Trend do a complete set of metal guide bushes and using them the job should become much simpler.

Cheers
Neil
 

Chris Knight

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Not to rain on the parade but I doubt that the accuracy in the relationship between guide bush and cutter is anything like what you are seeking. It is common to find noticeable eccentricity in the bush/cutter axes and all the books warn about this when discussing template routing etc.
 

Newbie_Neil

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Hi Chris

Perhaps I've been lucky, but I've not knowingly encountered eccentricity in the bush/cutter axes.

I'll have to do some research.

Cheers
Neil
 

ike

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2 of the holes have to be 659.7mm apart,
Don't tell me! - it's a CAD drawing... from an American company?

659.7mm is a round 26" in old money! :wink: Should have a tolerancve though. Is there a general "unless otherwise stated" tolerance given?

Ike
 

Chris Knight

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Neil,

Eccentricity is not something you would necessarily notice - depending how much the error is and what you are trying to do. Use if a jig like a dovetail jig will often expose it if you rotate the router at all whilst cutting a joint - there will be gaps in the joints that you can't account for - often on one side of a pin only.

Poor fits for inlays is another way you can see it.

But - as you say, maybe you have been lucky. The use of a device like Tony's can help ensure the necessary luck!
 

Johnboy

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Steve wrote
It is quite unreasonable for a designer to specify that something has no tolerances. I'm not an engineer
But I am :lol: whoever said the these dimensions have to be exact with no tolerance is no engineer. I would make sure that it is completely clear with your customer that the hole centres are down to the supplied template and you can not be held responsible for any errors. I don't know how accurate routed holes are in plywood are or what tolerances there are on router cutters. To avoid any misunderstanding wth your customer it may be worth routing some holes in a piece if scrap first and getting confirmation that the diameters are OK. Why aren't the engineering company that are making the templates making the holes in the plywood? Doesn't give you the business but removes one stage in the process reducing the scope for errrors.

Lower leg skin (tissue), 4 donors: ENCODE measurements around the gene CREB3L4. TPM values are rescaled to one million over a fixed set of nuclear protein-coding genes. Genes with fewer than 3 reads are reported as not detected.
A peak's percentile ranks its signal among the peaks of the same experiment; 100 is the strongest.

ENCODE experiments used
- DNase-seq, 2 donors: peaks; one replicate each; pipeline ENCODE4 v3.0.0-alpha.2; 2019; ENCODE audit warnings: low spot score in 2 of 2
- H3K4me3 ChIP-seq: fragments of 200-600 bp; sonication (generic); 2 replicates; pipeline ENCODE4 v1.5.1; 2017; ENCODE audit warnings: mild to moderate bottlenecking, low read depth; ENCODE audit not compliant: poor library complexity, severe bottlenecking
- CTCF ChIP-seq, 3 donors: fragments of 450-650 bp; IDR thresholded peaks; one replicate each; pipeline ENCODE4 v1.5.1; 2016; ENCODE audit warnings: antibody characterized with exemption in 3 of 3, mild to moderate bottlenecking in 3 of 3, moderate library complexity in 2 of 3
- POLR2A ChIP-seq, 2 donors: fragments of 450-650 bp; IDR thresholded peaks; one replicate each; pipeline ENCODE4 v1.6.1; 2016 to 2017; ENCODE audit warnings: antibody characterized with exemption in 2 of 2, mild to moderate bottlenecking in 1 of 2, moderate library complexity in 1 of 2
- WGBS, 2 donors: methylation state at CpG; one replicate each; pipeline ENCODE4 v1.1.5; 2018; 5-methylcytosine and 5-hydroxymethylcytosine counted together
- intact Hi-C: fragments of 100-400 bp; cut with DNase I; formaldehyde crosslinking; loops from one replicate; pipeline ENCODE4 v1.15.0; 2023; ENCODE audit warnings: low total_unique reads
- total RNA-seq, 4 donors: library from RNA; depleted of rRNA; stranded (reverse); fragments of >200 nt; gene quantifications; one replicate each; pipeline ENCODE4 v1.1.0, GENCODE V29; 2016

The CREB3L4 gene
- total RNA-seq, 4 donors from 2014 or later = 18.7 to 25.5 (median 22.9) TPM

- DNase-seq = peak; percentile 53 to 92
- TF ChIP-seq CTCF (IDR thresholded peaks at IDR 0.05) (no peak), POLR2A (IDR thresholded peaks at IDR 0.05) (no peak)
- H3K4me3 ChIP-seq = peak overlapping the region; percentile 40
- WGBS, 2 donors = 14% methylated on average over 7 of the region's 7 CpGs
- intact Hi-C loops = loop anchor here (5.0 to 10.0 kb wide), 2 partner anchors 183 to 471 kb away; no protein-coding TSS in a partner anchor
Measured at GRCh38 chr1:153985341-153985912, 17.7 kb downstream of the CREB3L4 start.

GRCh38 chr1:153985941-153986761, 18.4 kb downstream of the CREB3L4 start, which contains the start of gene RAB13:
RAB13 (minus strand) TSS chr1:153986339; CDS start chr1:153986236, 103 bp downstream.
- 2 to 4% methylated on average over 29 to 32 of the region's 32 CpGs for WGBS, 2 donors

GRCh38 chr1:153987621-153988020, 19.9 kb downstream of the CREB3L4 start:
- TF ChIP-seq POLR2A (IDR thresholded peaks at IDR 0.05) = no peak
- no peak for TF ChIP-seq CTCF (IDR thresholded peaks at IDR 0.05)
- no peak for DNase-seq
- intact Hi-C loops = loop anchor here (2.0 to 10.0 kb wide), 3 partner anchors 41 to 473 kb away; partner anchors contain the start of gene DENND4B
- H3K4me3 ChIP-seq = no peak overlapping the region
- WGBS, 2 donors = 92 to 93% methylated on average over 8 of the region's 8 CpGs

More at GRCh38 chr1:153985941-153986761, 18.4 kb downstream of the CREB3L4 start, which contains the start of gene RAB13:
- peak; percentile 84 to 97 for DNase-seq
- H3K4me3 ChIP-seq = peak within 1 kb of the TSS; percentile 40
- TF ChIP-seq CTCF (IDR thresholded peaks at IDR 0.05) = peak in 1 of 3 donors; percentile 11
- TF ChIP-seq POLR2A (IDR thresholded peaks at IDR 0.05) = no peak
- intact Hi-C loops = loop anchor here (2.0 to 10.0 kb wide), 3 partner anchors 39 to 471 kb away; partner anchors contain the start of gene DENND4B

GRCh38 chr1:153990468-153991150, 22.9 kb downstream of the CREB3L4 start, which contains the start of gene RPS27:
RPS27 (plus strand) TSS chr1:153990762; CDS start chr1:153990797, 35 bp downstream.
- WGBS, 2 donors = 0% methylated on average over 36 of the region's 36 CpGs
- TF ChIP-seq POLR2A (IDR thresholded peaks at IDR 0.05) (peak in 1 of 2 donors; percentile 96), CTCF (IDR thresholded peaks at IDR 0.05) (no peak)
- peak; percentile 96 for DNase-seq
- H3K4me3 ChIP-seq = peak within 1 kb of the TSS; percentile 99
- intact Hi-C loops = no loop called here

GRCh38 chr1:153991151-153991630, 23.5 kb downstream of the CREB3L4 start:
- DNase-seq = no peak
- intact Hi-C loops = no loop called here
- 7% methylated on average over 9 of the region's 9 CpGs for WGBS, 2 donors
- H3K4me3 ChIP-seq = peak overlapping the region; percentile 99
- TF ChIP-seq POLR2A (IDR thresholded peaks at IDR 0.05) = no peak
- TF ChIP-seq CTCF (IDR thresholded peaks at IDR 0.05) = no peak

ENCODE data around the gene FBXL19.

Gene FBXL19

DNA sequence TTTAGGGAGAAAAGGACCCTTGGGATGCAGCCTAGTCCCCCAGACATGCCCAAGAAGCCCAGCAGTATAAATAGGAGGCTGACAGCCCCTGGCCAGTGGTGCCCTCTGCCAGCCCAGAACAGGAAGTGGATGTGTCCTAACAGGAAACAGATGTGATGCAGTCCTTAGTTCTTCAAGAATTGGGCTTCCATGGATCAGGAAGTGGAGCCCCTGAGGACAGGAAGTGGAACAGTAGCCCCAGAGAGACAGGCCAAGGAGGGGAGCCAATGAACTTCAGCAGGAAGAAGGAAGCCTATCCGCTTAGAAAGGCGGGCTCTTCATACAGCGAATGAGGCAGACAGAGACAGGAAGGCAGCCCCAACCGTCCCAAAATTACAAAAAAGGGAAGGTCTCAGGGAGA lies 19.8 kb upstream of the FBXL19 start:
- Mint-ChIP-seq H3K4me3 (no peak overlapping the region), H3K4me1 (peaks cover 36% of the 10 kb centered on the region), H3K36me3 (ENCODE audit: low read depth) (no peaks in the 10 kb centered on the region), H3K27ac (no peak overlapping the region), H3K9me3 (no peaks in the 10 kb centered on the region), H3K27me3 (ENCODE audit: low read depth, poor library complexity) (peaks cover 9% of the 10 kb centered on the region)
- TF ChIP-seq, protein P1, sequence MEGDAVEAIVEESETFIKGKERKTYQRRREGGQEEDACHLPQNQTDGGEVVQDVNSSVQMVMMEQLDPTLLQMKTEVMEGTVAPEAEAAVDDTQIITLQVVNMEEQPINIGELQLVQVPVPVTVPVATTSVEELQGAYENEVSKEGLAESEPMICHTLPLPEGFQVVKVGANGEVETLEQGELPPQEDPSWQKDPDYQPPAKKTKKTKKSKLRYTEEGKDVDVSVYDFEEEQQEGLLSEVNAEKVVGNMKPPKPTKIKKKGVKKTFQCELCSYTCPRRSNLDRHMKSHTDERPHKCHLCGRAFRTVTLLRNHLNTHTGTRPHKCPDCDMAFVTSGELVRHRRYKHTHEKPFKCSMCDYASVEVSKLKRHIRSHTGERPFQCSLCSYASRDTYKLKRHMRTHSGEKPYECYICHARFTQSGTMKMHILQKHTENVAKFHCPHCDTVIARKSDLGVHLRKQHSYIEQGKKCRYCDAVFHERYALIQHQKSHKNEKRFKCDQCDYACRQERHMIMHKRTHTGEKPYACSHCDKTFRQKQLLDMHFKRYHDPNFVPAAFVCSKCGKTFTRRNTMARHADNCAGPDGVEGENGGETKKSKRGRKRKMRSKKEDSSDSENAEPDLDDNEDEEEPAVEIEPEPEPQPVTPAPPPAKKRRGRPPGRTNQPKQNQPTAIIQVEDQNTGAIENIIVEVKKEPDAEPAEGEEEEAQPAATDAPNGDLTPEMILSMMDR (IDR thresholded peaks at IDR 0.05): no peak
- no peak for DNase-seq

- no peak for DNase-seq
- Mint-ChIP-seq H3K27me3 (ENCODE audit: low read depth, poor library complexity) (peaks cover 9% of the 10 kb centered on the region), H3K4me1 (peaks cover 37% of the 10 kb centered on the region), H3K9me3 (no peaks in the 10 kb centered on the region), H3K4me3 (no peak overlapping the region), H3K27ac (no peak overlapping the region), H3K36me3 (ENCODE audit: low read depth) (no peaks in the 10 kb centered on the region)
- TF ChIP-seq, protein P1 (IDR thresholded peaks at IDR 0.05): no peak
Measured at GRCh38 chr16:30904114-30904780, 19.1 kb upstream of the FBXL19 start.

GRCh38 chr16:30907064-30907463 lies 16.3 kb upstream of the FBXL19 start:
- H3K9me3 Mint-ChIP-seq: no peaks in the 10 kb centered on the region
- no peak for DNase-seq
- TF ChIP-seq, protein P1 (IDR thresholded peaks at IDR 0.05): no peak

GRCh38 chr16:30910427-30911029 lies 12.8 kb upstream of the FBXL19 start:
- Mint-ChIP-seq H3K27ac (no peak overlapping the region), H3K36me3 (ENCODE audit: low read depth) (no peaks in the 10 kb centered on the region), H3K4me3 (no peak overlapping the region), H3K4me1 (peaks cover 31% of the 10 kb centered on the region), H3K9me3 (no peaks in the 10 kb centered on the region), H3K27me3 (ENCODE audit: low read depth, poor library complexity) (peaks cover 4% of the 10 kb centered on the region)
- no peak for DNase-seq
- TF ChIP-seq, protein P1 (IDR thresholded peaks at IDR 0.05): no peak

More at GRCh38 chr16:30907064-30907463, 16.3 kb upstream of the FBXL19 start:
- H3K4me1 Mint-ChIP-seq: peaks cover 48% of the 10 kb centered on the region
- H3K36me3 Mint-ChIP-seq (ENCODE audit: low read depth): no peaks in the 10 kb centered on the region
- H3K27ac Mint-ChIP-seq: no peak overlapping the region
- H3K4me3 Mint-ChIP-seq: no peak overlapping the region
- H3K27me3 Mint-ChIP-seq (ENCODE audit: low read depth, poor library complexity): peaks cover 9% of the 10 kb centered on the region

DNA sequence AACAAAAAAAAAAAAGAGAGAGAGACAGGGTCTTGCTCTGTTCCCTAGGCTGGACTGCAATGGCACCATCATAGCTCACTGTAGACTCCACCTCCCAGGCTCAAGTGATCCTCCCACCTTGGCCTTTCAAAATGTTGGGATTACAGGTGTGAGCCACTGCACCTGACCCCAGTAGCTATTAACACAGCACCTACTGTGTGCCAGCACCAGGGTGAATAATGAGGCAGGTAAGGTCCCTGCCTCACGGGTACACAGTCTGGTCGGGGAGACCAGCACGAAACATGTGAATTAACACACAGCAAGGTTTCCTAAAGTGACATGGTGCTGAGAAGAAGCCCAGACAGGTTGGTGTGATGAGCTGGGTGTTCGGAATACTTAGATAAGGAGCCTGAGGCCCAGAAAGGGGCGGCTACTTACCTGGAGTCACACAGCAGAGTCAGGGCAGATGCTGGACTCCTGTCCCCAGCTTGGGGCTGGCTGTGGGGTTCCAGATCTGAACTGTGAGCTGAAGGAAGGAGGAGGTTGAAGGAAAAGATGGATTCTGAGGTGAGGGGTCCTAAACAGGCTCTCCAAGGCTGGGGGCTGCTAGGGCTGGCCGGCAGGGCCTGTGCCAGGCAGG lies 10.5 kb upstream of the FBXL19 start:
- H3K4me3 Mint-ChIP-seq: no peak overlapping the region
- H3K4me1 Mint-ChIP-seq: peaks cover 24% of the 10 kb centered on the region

John
 

tim

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How about getting a returnable copy of the equipment that is going to be affixed to the plate - it'll be clear how much tolerance there will be. Also how is whatever these holes are for going to be fixed in the holes? Bolts/ screws etc all have variations and tolerances - you need to be sure that you are not going to cop the blame should the engineering company be slightly out or the fixing slightly off or the satellite company's equipment being variable.

If the measurements you are being given are already converted from imperial to metric as I think correctly suggested by Ike then you and the engineering company would be better off working to these - conversion factors always produce discrepancies


I understand what you mean when you say that that’s what they asked for so that’s what they'll get but there are things that you can't control - hence the reason why tolerances exist!

Good luck

Tim
 

Newbie_Neil

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Hi Chris

waterhead37":n7o2v0gh said:
But - as you say, maybe you have been lucky. The use of a device like Tony's can help ensure the necessary luck!
Ah, you mean something like the one that came with my T9? :wink:

Cheers
Neil
 
A

Anonymous

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Newbie_Neil":3ondj0x3 said:
Hi Chris

waterhead37":3ondj0x3 said:
But - as you say, maybe you have been lucky. The use of a device like Tony's can help ensure the necessary luck!
Ah, you mean something like the one that came with my T9? :wink:

Cheers
Neil
Have Trend stolen my idea? :twisted: :twisted: :twisted: :wink: